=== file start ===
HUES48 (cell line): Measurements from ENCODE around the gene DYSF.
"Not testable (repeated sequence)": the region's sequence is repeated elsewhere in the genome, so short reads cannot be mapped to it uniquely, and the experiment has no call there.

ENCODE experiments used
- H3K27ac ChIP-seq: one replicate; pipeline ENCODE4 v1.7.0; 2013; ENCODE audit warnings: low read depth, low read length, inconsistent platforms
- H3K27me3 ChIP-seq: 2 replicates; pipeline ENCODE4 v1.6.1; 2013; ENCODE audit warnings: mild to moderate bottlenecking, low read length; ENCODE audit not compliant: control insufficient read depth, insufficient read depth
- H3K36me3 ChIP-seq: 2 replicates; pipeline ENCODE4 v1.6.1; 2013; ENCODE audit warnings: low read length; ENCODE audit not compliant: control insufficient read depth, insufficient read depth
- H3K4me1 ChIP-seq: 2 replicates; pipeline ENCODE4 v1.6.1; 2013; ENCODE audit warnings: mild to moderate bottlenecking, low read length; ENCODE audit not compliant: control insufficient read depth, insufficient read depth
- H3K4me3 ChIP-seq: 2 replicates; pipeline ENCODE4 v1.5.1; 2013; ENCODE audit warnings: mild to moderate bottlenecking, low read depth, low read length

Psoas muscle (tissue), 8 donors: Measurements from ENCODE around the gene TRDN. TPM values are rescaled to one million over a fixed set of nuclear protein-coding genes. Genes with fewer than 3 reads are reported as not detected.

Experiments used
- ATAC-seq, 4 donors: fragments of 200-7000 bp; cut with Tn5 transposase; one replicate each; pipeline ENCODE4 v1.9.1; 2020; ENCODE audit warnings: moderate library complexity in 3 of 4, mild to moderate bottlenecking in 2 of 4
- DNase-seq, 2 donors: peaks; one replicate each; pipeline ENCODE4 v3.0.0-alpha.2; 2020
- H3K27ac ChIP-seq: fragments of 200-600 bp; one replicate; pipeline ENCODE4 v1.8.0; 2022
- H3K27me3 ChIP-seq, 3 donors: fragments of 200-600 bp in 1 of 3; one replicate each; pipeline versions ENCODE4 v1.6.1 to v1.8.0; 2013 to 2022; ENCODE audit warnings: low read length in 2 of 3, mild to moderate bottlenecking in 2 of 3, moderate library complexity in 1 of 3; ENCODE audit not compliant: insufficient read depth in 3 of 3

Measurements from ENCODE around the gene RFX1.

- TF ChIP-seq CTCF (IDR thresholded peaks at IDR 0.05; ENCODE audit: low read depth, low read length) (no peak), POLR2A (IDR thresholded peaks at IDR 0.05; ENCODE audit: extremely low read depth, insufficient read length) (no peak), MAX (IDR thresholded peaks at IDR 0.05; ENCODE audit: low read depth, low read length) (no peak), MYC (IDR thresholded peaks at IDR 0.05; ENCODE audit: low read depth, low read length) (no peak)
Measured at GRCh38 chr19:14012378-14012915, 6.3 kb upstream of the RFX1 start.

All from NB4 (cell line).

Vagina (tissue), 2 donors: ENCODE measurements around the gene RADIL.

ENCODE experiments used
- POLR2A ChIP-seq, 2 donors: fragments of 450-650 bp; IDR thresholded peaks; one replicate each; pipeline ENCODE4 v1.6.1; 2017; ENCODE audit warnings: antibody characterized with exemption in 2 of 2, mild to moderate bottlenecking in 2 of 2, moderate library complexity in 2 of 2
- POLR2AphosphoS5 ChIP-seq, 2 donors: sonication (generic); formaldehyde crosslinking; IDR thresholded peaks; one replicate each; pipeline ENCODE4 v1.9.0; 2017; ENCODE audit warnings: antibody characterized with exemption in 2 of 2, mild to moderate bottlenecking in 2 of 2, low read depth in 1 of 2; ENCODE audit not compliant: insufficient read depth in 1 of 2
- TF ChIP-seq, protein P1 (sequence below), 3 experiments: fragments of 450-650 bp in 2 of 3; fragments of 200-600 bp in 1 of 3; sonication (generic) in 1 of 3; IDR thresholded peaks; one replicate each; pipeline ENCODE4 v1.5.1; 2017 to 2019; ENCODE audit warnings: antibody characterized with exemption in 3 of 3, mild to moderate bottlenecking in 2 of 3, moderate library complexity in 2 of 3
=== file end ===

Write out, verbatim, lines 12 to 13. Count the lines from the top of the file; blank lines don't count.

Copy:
- DNase-seq, 2 donors: peaks; one replicate each; pipeline ENCODE4 v3.0.0-alpha.2; 2020
- H3K27ac ChIP-seq: fragments of 200-600 bp; one replicate; pipeline ENCODE4 v1.8.0; 2022